Professor Paul Fine, the Pumphandle President, welcomed members and non-members alike to an overflowing Manson theatre at the London School of Hygiene and Tropical Medicine on Thursday 8th September 1994 to commemorate the 140th anniversary of John Snow’s removal of the pump handle.
He introduced the speaker, Dr Spence Galbraith, who founded the Epidemiological Research laboratory (later CDSC) of which he was the director for a decade. Dr Galbraith gave a scintillating lecture entitled “Dr John Snow – Early Life and Later Triumphs. An exploration of Snow’s work from the epidemiological perspective”, a talk based on his original researches around the country.
Dr Galbraith had obtained photographs of Snow’s birth certificate and gravestone thus confirming at last the correct date of Snow’s birth. In fact, Snow was born on 15th March 1813 in York, near the site of the Rowntrees chocolate factory. After living on a farm near York during his childhood, he was apprenticed to a surgeon in Newcastle, where he attended tuition at Bell’s Court, the doorway of which is now incorporated into the structure of Newcastle Medical School. Whilst in Newcastle, Snow first encountered cholera which had spread from Sunderland in 1831/32. Later he was to write graphically about the impact of cholera in the coal pits at Killingworth, where he may have met Robert and George Stevenson of railway fame.
After spells in County Durham and Pateley Bridge, where he developed his taste for nature walks and teetotalism, Snow moved to London. He collected qualifications (LRCS May 1838, LSA October 1838, MB 1843, MD 1844), contracted nephritis (for which he was treated by Richard Bright), and started giving anaesthetics, mainly at St George’s Hospital. He continued his interest in cholera, writing very accurately about the transmission of the infection in 1849, and becoming involved in the Golden Square outbreak in 1854. The story is too well known to need repeating but Dr Galbraith pointed out how Snow founded “boot leather” epidemiology by actually visiting the area, drawing a map, using a questionnaire and conducting retrospective etiological study. It is intriguing that no mention is made of the outbreak in Snow’s own casebooks for the period, nor is there any mention of his famous visit to the local vestry records. He later went on to show by use of a cohort study that the incidence of cholera was ten-fold higher in households supplied by one water company (the Vauxhall and Southwark) as compared to those supplied by another (the Lambeth), the water extraction point of the former being close to a major sewer.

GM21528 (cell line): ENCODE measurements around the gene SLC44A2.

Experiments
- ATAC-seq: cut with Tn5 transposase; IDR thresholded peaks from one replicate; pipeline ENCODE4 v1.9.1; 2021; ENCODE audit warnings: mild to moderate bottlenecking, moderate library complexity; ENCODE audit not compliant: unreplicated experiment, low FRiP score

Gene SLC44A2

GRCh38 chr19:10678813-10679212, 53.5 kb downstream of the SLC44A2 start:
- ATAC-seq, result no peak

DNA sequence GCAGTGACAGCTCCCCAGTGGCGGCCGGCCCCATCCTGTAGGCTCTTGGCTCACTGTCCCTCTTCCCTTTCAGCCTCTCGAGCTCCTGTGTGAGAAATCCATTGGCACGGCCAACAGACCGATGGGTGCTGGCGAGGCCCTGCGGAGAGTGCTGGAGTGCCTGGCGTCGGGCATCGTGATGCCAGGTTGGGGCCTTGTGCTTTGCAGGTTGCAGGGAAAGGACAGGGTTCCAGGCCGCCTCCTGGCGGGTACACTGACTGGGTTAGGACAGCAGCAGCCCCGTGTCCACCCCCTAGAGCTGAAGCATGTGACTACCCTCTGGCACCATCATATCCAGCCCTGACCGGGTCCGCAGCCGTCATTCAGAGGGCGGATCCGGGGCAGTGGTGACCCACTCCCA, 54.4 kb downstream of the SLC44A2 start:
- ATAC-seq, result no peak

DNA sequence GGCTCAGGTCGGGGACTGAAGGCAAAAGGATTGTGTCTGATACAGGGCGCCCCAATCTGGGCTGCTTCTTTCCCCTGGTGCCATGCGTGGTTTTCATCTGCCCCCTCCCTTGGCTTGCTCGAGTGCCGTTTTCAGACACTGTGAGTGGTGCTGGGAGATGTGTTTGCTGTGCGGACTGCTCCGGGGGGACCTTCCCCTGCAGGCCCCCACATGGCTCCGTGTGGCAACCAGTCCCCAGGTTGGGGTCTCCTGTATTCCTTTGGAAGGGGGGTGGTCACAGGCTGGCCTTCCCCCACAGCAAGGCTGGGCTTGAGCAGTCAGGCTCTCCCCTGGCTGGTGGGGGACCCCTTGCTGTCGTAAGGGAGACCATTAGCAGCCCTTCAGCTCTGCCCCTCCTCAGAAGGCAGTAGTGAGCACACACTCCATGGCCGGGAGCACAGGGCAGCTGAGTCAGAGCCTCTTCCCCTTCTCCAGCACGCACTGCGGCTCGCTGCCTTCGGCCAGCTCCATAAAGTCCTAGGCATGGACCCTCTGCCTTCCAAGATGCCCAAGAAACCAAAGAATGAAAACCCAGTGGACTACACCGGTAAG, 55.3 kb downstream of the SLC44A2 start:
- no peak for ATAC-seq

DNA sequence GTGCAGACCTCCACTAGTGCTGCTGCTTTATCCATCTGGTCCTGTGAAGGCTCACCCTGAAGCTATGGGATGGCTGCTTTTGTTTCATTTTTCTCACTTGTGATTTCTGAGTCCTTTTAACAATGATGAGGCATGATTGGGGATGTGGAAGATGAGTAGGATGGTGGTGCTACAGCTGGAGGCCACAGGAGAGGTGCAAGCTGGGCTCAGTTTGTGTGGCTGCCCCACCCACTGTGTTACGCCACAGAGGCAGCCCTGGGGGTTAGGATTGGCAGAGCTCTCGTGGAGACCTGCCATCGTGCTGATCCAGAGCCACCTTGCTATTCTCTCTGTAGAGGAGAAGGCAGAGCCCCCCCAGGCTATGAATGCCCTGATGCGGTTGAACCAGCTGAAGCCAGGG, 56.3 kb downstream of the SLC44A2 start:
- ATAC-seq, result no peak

Snow became president of the Medical Society of London in 1855 and, according to his memorial, died on June 16th 1858.
Dr Ros Stanwell-Smith proposed the vote of thanks and presented Dr Galbraith with a silver pump tie pin on behalf of the Society. Professor Fine then removed the handle of the Society’s pump, thus declaring the meeting over. Many of the members then repaired to the John Snow public house in Soho for a convivial member’s evening, with refreshments courtesy of the Open University Press, who were promoting “The Epidemiological Imagination”, a recently published book by Professor John Ashton, a member of the Society, which features a section on Snow.